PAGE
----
Psst... We're working on the next generation of Chowhound! View >
HOME > Chowhound > Greater Boston Area >
Mar 27, 2013 04:56 PM

source for decent amount of fresh mint on North Shore

We make a stuffed lamb roast for Easter that requires a lot of fresh mint. I used to get a couple bunches at the Danvers Market Basket, but they haven't had it for a few years, and the Shaw's and Stop & Shop I tried only carried the overpriced little plastic containers of a few springs. One year we talked a local restaurateur into selling us some out the back of the kitchen; last year I went to H-Mart in Burlington. Surely there must be someplace closer (I'm in Beverly.) Can anybody verify having seen healthy-sized bunches of mint for sale on the North Shore recently? Thanks.

  1. Click to Upload a photo (10 MB limit)
  1. I saw bundles of mint in baggies at the Whole Foods near MGH this morning, maybe a location closer to you has it too?

    Hong Kong Market and the Indian groceries in Malden have mint in larger quantities, if there are Asian markets nearer you they should have it too.

    1 Reply
    1. re: gimlis1mum

      Thanks! I'm aware of various Malden, Quincy, Lowell, Waltham possibilities as well as H-mart, and travel to them all at times, but am just hoping for something closer this week. We're woefully short of Asian markets on the North Shore as far as I know (there is J-mart in Danvers, but they do not have produce.)

      If there's a Lynn expert out there, I'm all ears, though.

    2. Between 128 and Rt 1/60 I think you could probably find it focusing mainly on ethnic markets and green grocers. I would at least call NE Meat Market in Peabody. New Deal Fruit in Revere is more likely, but further so call. If they don't have it El Madina market is right there which might carry that (and I have seen herbs at the Revere Flea, but don't suggest it). J Pace is a possibility as is Farmland in Stoneham but generally more pricey.

      Lastly there are a bunch of SE Asian and other markets in Lynn.

      2 Replies
      1. re: itaunas

        New Angkor Thom Market on Essex St in Lynn FTW: bunches $1 apiece, and I got to discover a new store (and am currently waiting for my lunch order at Tacos Lupita as a bonus!) Thanks so much!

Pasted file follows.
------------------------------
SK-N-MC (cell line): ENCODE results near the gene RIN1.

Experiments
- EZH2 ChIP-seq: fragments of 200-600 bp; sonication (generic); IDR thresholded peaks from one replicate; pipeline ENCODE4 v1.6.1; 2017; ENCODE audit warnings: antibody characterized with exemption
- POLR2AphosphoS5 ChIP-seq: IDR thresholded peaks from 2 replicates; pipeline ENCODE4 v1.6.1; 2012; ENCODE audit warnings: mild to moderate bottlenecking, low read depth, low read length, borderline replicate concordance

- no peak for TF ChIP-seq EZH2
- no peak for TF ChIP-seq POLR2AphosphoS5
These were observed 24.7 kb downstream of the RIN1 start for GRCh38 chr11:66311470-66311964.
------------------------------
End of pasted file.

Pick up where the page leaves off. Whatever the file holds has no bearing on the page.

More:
1. re: fesenjan

          That is the market I am familiar with and thought about recommending, but the thread had more information than I could provide. galangatron has made some more recent posts about markets (particularly for takeout food) which are worth checking out for future provisions trips. And galleygirl and drew (in Marblehead) also post reasonably regularly on food in Lynn, Peabody, Revere (striperguy, opinionatedchef, and some others less frequently). Salem gets a lot more posts overall.

      2. I've gotten small bunches of mint from Farmer Brown's in Middleton. Perhaps smaller than you want, but certainly much bigger than those little plastic containers.

        Have you checked out Henry's Market in Beverly? They seem a likely spot.

        1. Just in time for Kentucky Derby mint juleps, too.

          Speaking of which, if one wants to get _absolutely_ _ridiculous_ about it, terroir matters. Kentucky mint, grown in limestone-heavy soil, tastes vastly different (rockier, cleaner, cooler) than Massachusetts mint.

          4 Replies
          1. re: enhF94

            Is it terroir, or different varieties of mint?

            1. re: Allstonian

              Good thought - lots of varieties, and nearly impossible to tell apart in many cases, so it's tough to tell. My source is a transplanted mint that changed drastically when moving from L'ville to JP - but it's safe to assume the grocery varieties may be a different plant, too.

              1. re: enhF94

                Indeed, but your transplanted mint is a pretty strong example in favor of the terroir argument. Interesting!

            2. re: enhF94

              Not riduculous at all! And explains why the mint that we grew in the Pennsylvaina garden of my childhood tastes different from the mint that grows in the Massachusetts garden of my adulthood. (Kentucky Colonel is the variety that comes closest in taste when grown here).